Having a list to cross out is great for focusing. Of course you have to stop putting off making that list, but once you do it, you know what needs to be done. The book Getting Things Done recommends reserving one day to write down your list for the next week and review the past week’s progress.

  2. Divide and Conquer

    Break big projects into small tasks. You can’t build a mountain in one day.

  3. Don’t wait for the best conditions

    For almost all situations, there is no “best conditions” to wait for. The time is running and the time to get started is now.

  4. Information diet

    Avoid constantly checking social media sites, RSS feeds, Reddit, reading non-work related email or any other type of messaging system. Take a task on your list and don’t do anything else until it is done. Then you can reward yourself with some distraction…I mean, “inspiring content”.

  5. Peer pressure

    Put yourself accountable for the tasks at hand. Be it by publicly announcing what you will do, or only share it with a friend or colleague. Peer pressure and public “shame” are effective motivation tools.

If you wait for the perfect conditions, you'll never get anything done

Well, I don’t want to distract you from your chores any longer. I think sharing these 5 tips is enough for you to get started and for me to remember them anytime I read this post again while procrastinating.

If you have some time to spare, what works for you to stop procrastination?

Emacs GNU/Linux Free Software & Open Source

Quick note taking with Emacs and Org Capture

Taking notes has to be a taks that is fast, easy and must not get in the way of the things you’re doing. How many times do we forget something because we didn’t write it down right away? Or how many times you didn’t took a note of something because you don’t have a quick and simple way to easily write down that idea for later use?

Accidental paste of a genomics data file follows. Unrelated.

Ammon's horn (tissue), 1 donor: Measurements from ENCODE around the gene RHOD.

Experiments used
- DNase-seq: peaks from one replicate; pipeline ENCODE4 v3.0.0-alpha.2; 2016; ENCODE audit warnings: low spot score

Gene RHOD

Using Emacs for most of my daily workflow and Org mode as my organizing GTD system, having a quick way to take notes and store ideas or links quickly is a huge advantage. This is the fastest note taking system I’ve used so far and even if you’re not using Emacs or Org mode, this feature alone is worth spending a little time learning the tools.

Remember mode was the way to capture ideas fast and easy without getting in the way. Until Org mode version 6.36, you had to hook up remember mode to interact with Org to capture your notes. Now you don’t need to since there’s Org Capture. It is part of Org mode and it’s got all the functionality of remember mode with the advantage of being built-in with Org mode.

Setup org-capture with global keybindings so that no matter what you’re doing (within Emacs) you can quickly capture something with a fast shortcut. I like to bind it to C-c r

(setq org-default-notes-file (concat org-directory "/"))
;; Bind Org Capture to C-c r
(global-set-key "\C-cr" 'org-capture)

If you are using Emacs prelude setup a different shortcut because this one will conflict with prelude rename command. Since I’m already wired to use that shortcut and I barely use the prelude-rename command that often, I added this to my setup: